A goal of Blacker's has been to bridge gaps in understanding between industry needs and university capabilities. To this end, he splits his time between Piramal and the University of Leeds, where he is technical director of the new Institute of Process Research & Development. IPRD links Leeds chemistry and engineering faculty with industrial partners. Projects cover a wide range of areas such as synthetic chemistry, catalysis, materials characterization, and reaction and reactor design.
IPRD's "industrial club" includes at least eight companies in pharmaceuticals, agrochemicals, and fine chemicals. "They bring their problems and suggest really good generic areas in which to work," Blacker says. In turn, Leeds researchers propose projects, and if they are agreed upon, IPRD looks for public funding to support them. The goal is to develop technologies relevant to many partners that can be licensed nonexclusively and relatively inexpensively.
"Rather than having technology at a university and trying to find who we can get to use it, we want to be more focused on how to help industry," Blacker says. This doesn't mean developing products, but creating technology that he hopes "can be taken off the shelf and, with a minimum of effort, widely used and applied," he says. With teaching help from companies, IPRD also offers a master's degree in chemical process R&D to prepare students for industry jobs.
New models for collaboration are emerging, Princeton University chemistry professor David MacMillan suggests. Merck, for example, recently invested $5 million to set up a catalysis research center at the school, which put in another $5 million. The center houses automated high-throughput experimentation equipment similar to what Merck uses internally to find more efficient synthetic routes.
"It is very much in Merck's interest to help academics have the same expertise," says MacMillan, who heads the center. At the same time, "the benefits to university research have just been enormous," he says. Other major research universities are using corporate funding to set up similar centers. Before his move to Princeton in 2006, MacMillan, along with Robert H. Grubbs and Brian M. Stoltz, secured funding from the Gordon & Betty Moore Foundation for a high-throughput catalysis facility at California Institute of Technology.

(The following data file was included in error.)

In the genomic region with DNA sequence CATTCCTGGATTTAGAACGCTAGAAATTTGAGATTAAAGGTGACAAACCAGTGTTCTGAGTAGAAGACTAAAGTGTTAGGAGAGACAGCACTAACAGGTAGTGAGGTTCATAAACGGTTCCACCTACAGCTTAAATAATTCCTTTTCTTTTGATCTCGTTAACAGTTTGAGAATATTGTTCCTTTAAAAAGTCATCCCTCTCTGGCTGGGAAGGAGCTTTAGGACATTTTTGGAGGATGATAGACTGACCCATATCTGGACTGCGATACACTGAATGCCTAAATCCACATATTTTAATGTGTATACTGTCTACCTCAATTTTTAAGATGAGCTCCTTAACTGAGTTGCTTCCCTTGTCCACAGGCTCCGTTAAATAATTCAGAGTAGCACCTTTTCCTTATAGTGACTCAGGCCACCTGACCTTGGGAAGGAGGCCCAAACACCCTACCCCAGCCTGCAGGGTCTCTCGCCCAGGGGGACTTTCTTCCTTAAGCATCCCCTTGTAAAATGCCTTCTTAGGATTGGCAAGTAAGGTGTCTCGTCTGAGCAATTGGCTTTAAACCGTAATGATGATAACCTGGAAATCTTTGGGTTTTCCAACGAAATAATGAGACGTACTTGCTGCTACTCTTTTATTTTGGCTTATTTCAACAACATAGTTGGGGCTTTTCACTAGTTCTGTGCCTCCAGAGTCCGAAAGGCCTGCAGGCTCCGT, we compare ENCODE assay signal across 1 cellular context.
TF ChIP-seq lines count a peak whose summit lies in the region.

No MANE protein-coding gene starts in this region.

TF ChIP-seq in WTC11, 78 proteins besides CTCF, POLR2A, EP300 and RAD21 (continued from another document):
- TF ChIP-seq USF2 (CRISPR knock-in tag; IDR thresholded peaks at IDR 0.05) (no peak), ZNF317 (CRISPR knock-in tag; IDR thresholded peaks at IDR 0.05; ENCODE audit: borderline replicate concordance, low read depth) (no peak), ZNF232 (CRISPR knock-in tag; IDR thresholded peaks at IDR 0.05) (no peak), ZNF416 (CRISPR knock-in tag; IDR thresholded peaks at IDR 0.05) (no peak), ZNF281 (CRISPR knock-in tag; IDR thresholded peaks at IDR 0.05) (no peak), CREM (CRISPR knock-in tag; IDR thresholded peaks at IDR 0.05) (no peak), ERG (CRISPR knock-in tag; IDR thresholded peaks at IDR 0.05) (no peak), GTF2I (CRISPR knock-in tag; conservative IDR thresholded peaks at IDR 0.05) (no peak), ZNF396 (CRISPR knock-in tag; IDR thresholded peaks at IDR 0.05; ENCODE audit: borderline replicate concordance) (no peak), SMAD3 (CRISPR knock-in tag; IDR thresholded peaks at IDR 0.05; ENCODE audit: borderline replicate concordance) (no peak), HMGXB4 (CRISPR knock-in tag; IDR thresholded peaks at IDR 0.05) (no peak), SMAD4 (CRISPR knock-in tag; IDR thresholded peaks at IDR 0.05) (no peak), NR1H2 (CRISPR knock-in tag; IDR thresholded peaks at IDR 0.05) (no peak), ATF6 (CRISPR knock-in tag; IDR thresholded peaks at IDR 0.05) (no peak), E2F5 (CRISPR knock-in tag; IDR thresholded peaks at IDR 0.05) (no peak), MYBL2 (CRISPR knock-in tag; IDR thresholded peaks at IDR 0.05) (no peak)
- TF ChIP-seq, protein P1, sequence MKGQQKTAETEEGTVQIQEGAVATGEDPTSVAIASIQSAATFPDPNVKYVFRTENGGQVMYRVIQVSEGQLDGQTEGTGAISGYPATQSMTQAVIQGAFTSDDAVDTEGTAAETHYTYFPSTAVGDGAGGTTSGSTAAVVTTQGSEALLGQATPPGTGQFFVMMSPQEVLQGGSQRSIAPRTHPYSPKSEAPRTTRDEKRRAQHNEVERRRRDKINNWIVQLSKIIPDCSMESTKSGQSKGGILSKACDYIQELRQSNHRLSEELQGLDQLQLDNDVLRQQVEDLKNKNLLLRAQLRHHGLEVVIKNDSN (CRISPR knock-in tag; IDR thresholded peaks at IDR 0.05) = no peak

Princeton's center is available to the university's researchers and will continue to grow, MacMillan says. His group uses it primarily for asymmetric organocatalysis, which uses organic compounds as catalysts, and has already solved a problem around the α-fluorination of ketones for Merck. Far from being fee-for-service work, MacMillan says the relationship with Merck gives academics the ability to explore their intellectual interests while solving industrial problems.
The α-fluorination reaction is a good example of that ability, MacMillan says, and shows the changes that new resources can bring to academic science in terms of speed and efficiency. "Almost overnight, using the robotic system, we came up with a new organocatalyst that works very well for a variety of systems," he says. "It's actually opened up a new line of chemistry that thematically fits into what my group does while immediately impacting Merck." He says Merck and other drug firms are already using the as-yet-unpublished results.
As a consultant to industry, MacMillan says he benefits not only from seeing what problems companies want solved but also from seeing common problems among companies or even within a given company. "There are reactions that if you could solve them would impact every company," he says. "For example, making carbon-fluorine bonds stereoselectively is a huge problem that is becoming much more widely worked on because of the understanding that the pharmaceutical industry needs it."
Organocatalysis is an extremely active field of research but hasn't yet had a major impact on manufacturing. Still, MacMillan point outs, the pharmaceutical industry frequently uses it. "It has been widely used in medicinal chemistry and now is moving into process chemistry," he says. "It's just a matter of time before a molecule makes it through development, and the route that goes with it is based on organocatalysis.
"I see movement toward organocatalysis because of the inherent benefits," he adds, which include readily available and inexpensive catalysts with low toxicity and no concerns about residual metals in waste streams or in drug products.
Initial adoption remains a major hurdle. "But if one company is successful in using organocatalysis, all the others will recognize that it has been validated and its use will blossom incredibly rapidly," MacMillan predicts. There's reason to believe he's right, because the evolution he expects for organocatalysis has happened before. The desire to have multiple and better routes to chiral compounds is now giving biocatalysis that kind of boost, just as it did for asymmetric transition-metal catalysis more than three decades ago.